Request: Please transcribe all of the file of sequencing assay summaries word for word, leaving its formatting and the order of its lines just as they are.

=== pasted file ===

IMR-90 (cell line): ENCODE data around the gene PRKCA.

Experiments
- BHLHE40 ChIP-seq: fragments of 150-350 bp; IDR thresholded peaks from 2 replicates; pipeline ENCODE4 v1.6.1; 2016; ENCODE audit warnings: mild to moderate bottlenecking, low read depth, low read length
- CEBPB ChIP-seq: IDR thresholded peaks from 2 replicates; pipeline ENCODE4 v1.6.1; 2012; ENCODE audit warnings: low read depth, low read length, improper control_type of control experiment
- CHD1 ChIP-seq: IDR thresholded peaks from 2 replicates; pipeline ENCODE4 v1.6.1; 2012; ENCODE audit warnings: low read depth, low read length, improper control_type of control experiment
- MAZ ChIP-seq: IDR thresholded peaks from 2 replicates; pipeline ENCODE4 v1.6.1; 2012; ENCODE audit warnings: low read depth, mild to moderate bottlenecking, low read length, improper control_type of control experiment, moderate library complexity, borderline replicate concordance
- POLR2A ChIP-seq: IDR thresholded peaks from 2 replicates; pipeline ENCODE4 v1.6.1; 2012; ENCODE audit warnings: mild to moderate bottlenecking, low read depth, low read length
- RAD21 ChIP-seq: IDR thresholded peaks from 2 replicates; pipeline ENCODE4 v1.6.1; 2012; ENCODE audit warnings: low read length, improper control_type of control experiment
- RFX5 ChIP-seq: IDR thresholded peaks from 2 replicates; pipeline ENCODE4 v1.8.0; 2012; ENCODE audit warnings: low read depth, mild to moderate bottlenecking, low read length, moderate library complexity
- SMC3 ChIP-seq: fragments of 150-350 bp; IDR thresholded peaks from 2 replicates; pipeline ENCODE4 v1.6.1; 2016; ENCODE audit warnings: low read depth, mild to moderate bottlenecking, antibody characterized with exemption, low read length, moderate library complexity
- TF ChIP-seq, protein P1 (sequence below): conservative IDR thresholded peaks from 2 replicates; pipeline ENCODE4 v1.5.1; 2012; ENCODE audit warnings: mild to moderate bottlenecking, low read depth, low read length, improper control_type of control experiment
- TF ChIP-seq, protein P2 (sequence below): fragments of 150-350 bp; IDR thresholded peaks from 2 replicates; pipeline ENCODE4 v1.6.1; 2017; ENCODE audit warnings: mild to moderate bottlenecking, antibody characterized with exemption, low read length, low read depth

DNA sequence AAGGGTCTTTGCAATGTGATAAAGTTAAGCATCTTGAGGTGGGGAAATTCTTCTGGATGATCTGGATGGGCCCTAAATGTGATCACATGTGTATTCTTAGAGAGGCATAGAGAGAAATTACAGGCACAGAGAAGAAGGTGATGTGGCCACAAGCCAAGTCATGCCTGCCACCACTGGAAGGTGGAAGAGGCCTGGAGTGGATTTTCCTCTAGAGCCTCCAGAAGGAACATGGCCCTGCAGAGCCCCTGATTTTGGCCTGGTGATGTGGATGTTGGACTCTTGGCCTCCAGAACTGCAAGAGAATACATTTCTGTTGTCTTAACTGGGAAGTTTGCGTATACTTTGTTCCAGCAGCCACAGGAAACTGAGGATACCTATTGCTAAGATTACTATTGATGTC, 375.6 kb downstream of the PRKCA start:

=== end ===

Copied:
IMR-90 (cell line): ENCODE data around the gene PRKCA.

Experiments
- BHLHE40 ChIP-seq: fragments of 150-350 bp; IDR thresholded peaks from 2 replicates; pipeline ENCODE4 v1.6.1; 2016; ENCODE audit warnings: mild to moderate bottlenecking, low read depth, low read length
- CEBPB ChIP-seq: IDR thresholded peaks from 2 replicates; pipeline ENCODE4 v1.6.1; 2012; ENCODE audit warnings: low read depth, low read length, improper control_type of control experiment
- CHD1 ChIP-seq: IDR thresholded peaks from 2 replicates; pipeline ENCODE4 v1.6.1; 2012; ENCODE audit warnings: low read depth, low read length, improper control_type of control experiment
- MAZ ChIP-seq: IDR thresholded peaks from 2 replicates; pipeline ENCODE4 v1.6.1; 2012; ENCODE audit warnings: low read depth, mild to moderate bottlenecking, low read length, improper control_type of control experiment, moderate library complexity, borderline replicate concordance
- POLR2A ChIP-seq: IDR thresholded peaks from 2 replicates; pipeline ENCODE4 v1.6.1; 2012; ENCODE audit warnings: mild to moderate bottlenecking, low read depth, low read length
- RAD21 ChIP-seq: IDR thresholded peaks from 2 replicates; pipeline ENCODE4 v1.6.1; 2012; ENCODE audit warnings: low read length, improper control_type of control experiment
- RFX5 ChIP-seq: IDR thresholded peaks from 2 replicates; pipeline ENCODE4 v1.8.0; 2012; ENCODE audit warnings: low read depth, mild to moderate bottlenecking, low read length, moderate library complexity
- SMC3 ChIP-seq: fragments of 150-350 bp; IDR thresholded peaks from 2 replicates; pipeline ENCODE4 v1.6.1; 2016; ENCODE audit warnings: low read depth, mild to moderate bottlenecking, antibody characterized with exemption, low read length, moderate library complexity
- TF ChIP-seq, protein P1 (sequence below): conservative IDR thresholded peaks from 2 replicates; pipeline ENCODE4 v1.5.1; 2012; ENCODE audit warnings: mild to moderate bottlenecking, low read depth, low read length, improper control_type of control experiment
- TF ChIP-seq, protein P2 (sequence below): fragments of 150-350 bp; IDR thresholded peaks from 2 replicates; pipeline ENCODE4 v1.6.1; 2017; ENCODE audit warnings: mild to moderate bottlenecking, antibody characterized with exemption, low read length, low read depth

DNA sequence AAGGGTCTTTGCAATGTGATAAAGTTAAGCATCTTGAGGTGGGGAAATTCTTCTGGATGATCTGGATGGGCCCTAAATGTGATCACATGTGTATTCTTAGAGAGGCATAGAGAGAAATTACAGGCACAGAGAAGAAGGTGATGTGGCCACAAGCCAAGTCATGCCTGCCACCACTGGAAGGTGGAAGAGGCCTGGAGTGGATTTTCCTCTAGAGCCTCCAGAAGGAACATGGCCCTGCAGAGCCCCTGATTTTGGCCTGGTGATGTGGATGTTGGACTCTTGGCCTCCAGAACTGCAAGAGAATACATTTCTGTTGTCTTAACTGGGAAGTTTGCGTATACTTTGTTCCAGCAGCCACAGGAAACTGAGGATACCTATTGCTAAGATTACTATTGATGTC, 375.6 kb downstream of the PRKCA start: